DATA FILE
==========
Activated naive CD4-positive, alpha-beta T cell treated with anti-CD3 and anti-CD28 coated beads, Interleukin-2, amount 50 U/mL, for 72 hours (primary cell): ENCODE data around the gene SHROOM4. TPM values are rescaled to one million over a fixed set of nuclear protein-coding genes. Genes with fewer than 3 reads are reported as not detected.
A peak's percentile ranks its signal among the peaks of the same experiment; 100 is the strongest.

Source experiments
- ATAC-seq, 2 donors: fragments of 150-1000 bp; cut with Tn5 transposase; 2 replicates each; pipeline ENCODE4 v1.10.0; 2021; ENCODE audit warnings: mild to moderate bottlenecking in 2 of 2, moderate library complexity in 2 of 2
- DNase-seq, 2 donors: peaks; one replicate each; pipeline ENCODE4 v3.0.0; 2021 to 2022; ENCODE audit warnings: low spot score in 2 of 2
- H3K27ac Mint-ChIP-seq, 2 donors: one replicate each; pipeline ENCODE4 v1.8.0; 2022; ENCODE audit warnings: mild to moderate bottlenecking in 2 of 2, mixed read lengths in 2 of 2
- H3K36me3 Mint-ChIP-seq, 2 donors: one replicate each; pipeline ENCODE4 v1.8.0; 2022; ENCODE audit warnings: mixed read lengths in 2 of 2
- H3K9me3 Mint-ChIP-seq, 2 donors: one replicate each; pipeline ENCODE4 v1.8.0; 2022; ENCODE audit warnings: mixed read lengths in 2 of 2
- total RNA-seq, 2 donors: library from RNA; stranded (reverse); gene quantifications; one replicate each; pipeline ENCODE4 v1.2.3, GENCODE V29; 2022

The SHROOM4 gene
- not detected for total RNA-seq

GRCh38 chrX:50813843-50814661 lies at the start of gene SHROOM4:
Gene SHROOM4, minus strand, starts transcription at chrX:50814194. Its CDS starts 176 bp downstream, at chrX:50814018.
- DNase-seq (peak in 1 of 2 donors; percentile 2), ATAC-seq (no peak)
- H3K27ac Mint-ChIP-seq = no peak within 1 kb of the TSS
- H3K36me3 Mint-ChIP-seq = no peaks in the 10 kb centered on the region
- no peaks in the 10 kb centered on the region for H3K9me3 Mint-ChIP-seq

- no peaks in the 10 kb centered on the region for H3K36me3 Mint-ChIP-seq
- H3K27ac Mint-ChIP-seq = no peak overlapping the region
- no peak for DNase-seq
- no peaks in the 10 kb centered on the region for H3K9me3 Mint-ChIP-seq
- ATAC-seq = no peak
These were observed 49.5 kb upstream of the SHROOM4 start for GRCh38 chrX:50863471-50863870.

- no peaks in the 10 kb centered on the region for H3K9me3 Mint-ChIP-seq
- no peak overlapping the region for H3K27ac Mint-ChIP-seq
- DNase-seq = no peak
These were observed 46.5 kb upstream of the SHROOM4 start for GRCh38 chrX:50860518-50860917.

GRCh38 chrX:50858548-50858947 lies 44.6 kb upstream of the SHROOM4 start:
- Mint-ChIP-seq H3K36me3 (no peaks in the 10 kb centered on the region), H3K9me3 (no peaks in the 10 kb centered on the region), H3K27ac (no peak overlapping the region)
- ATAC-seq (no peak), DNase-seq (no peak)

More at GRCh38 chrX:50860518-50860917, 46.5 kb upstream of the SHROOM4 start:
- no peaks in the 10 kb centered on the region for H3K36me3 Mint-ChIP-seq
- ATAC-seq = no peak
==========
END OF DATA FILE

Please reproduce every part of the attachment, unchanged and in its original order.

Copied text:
Activated naive CD4-positive, alpha-beta T cell treated with anti-CD3 and anti-CD28 coated beads, Interleukin-2, amount 50 U/mL, for 72 hours (primary cell): ENCODE data around the gene SHROOM4. TPM values are rescaled to one million over a fixed set of nuclear protein-coding genes. Genes with fewer than 3 reads are reported as not detected.
A peak's percentile ranks its signal among the peaks of the same experiment; 100 is the strongest.

Source experiments
- ATAC-seq, 2 donors: fragments of 150-1000 bp; cut with Tn5 transposase; 2 replicates each; pipeline ENCODE4 v1.10.0; 2021; ENCODE audit warnings: mild to moderate bottlenecking in 2 of 2, moderate library complexity in 2 of 2
- DNase-seq, 2 donors: peaks; one replicate each; pipeline ENCODE4 v3.0.0; 2021 to 2022; ENCODE audit warnings: low spot score in 2 of 2
- H3K27ac Mint-ChIP-seq, 2 donors: one replicate each; pipeline ENCODE4 v1.8.0; 2022; ENCODE audit warnings: mild to moderate bottlenecking in 2 of 2, mixed read lengths in 2 of 2
- H3K36me3 Mint-ChIP-seq, 2 donors: one replicate each; pipeline ENCODE4 v1.8.0; 2022; ENCODE audit warnings: mixed read lengths in 2 of 2
- H3K9me3 Mint-ChIP-seq, 2 donors: one replicate each; pipeline ENCODE4 v1.8.0; 2022; ENCODE audit warnings: mixed read lengths in 2 of 2
- total RNA-seq, 2 donors: library from RNA; stranded (reverse); gene quantifications; one replicate each; pipeline ENCODE4 v1.2.3, GENCODE V29; 2022

The SHROOM4 gene
- not detected for total RNA-seq

GRCh38 chrX:50813843-50814661 lies at the start of gene SHROOM4:
Gene SHROOM4, minus strand, starts transcription at chrX:50814194. Its CDS starts 176 bp downstream, at chrX:50814018.
- DNase-seq (peak in 1 of 2 donors; percentile 2), ATAC-seq (no peak)
- H3K27ac Mint-ChIP-seq = no peak within 1 kb of the TSS
- H3K36me3 Mint-ChIP-seq = no peaks in the 10 kb centered on the region
- no peaks in the 10 kb centered on the region for H3K9me3 Mint-ChIP-seq

- no peaks in the 10 kb centered on the region for H3K36me3 Mint-ChIP-seq
- H3K27ac Mint-ChIP-seq = no peak overlapping the region
- no peak for DNase-seq
- no peaks in the 10 kb centered on the region for H3K9me3 Mint-ChIP-seq
- ATAC-seq = no peak
These were observed 49.5 kb upstream of the SHROOM4 start for GRCh38 chrX:50863471-50863870.

- no peaks in the 10 kb centered on the region for H3K9me3 Mint-ChIP-seq
- no peak overlapping the region for H3K27ac Mint-ChIP-seq
- DNase-seq = no peak
These were observed 46.5 kb upstream of the SHROOM4 start for GRCh38 chrX:50860518-50860917.

GRCh38 chrX:50858548-50858947 lies 44.6 kb upstream of the SHROOM4 start:
- Mint-ChIP-seq H3K36me3 (no peaks in the 10 kb centered on the region), H3K9me3 (no peaks in the 10 kb centered on the region), H3K27ac (no peak overlapping the region)
- ATAC-seq (no peak), DNase-seq (no peak)

More at GRCh38 chrX:50860518-50860917, 46.5 kb upstream of the SHROOM4 start:
- no peaks in the 10 kb centered on the region for H3K36me3 Mint-ChIP-seq
- ATAC-seq = no peak